McLaren's Brazilian Grand Prix appeal has been rejected by the International Automobile Federation (FIA).
Raikkonen has been confirmed as world champion
The decision confirmed Kimi Raikkonen as world champion, dashing Briton Lewis Hamilton's title hopes.
The FIA ruled the appeal - against the decision of the Brazilian GP stewards not to punish the BMW Sauber and Williams teams - was inadmissible.
McLaren had objected to Williams and BMW avoiding punishment for using fuel that was too cool in Brazil.
The decision finally brings to an end a very intense season, both on and off the track
Ferrari chief executive Jean Todt
The FIA's independent court of appeal, comprising four judges, met in London for a four-hour hearing on Thursday, but did not announce the decision until late on Friday.
If Williams' Nico Rosberg and BMW Sauber pair Robert Kubica and Nick Heidfeld had been disqualified, Hamilton could have moved up to fourth and gained enough points to overtake Raikkonen, who won the race and therefore the title.
Hamilton was seventh in Brazil behind Rosberg and both BMWs.
"As I have said all along, Kimi deserved to win the 2007 world drivers championship and neither I nor anyone at McLaren had any desire to take it off him in court," said the 22-year-old Hamilton.
McLaren's F1 chief executive officer Martin Whitmarsh added: "In the interests of rule clarification and rule consistency we lodged our appeal.
"We hope this fuel temperature issue does not remain unresolved in Formula One next year.
"But we look forward to working with the FIA and the teams on clarifying matters to avoid a similar situation occurring again."
Lawyers for McLaren had called for a reclassification of the championship, a move that angered Ferrari.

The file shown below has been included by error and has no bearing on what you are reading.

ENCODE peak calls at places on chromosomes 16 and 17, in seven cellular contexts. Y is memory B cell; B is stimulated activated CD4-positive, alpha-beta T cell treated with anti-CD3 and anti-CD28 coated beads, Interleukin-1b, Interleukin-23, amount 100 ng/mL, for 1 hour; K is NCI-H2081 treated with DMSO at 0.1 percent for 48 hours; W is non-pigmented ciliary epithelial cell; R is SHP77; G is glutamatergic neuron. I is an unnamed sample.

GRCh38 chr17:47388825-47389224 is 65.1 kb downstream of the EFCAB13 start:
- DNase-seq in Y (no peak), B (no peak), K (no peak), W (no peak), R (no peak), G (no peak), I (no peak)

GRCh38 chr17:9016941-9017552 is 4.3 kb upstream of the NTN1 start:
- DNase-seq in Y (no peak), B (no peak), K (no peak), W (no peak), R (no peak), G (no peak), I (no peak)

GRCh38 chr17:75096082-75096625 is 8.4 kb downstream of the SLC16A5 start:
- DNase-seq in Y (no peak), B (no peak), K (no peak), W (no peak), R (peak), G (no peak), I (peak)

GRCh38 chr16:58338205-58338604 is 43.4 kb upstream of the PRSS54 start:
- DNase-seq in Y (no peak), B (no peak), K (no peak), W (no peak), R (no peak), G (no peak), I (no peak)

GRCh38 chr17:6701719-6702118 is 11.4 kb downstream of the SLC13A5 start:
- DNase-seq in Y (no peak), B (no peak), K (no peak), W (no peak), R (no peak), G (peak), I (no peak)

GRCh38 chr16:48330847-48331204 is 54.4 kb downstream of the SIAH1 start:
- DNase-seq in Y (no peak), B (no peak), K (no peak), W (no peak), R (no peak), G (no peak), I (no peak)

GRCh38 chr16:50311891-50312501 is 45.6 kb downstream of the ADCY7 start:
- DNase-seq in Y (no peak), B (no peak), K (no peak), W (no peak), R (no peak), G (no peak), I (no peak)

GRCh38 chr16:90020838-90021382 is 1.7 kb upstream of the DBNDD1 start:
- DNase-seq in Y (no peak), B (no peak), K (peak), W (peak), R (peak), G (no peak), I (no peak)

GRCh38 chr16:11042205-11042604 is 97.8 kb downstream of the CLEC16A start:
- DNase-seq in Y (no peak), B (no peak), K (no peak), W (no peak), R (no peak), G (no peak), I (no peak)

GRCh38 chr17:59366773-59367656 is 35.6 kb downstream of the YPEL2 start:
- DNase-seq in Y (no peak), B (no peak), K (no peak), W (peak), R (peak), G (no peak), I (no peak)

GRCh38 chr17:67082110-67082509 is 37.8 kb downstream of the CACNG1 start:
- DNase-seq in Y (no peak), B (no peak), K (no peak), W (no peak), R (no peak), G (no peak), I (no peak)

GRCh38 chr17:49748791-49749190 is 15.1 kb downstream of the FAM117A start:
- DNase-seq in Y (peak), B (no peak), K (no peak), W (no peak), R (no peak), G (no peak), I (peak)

Williams and BMW Sauber argued McLaren's appeal was inadmissible because Hamilton's team had not been an interested party in the stewards' initial inquiry, and had not appealed against the race classification immediately after the event.
Ferrari accused McLaren of being "naked opportunists", after the English team's previous claims that the championship should not be decided in the courtroom.
McLaren barrister Ian Mill had pointed to 26 instances in Formula One history where there had been disqualifications and a championship reclassification.
"We offer no special plea on behalf of the team, but I ask you to do what normally happens," he said.
In September McLaren were fined $100m (£48.9m) and stripped of their constructors' points in a spying controversy involving Ferrari.
The governing body ruled, however, that the McLaren drivers should keep their points because of an amnesty offered to them if they provided evidence, despite strong arguments against them remaining in the championship.
Mill turned that argument against McLaren's rivals.
"The driver may be entirely innocent... but he has the benefit of the infringing car," he said.
"It must be right that if the team is disqualified, the driver loses the points as well."
But Ferrari's Nigel Tozzi countered: "This is not the way a Formula One world championship should be won."
After the FIA's ruling Ferrari's chief executive Jean Todt said: "The decision finally brings to an end a very intense season, both on and off the track."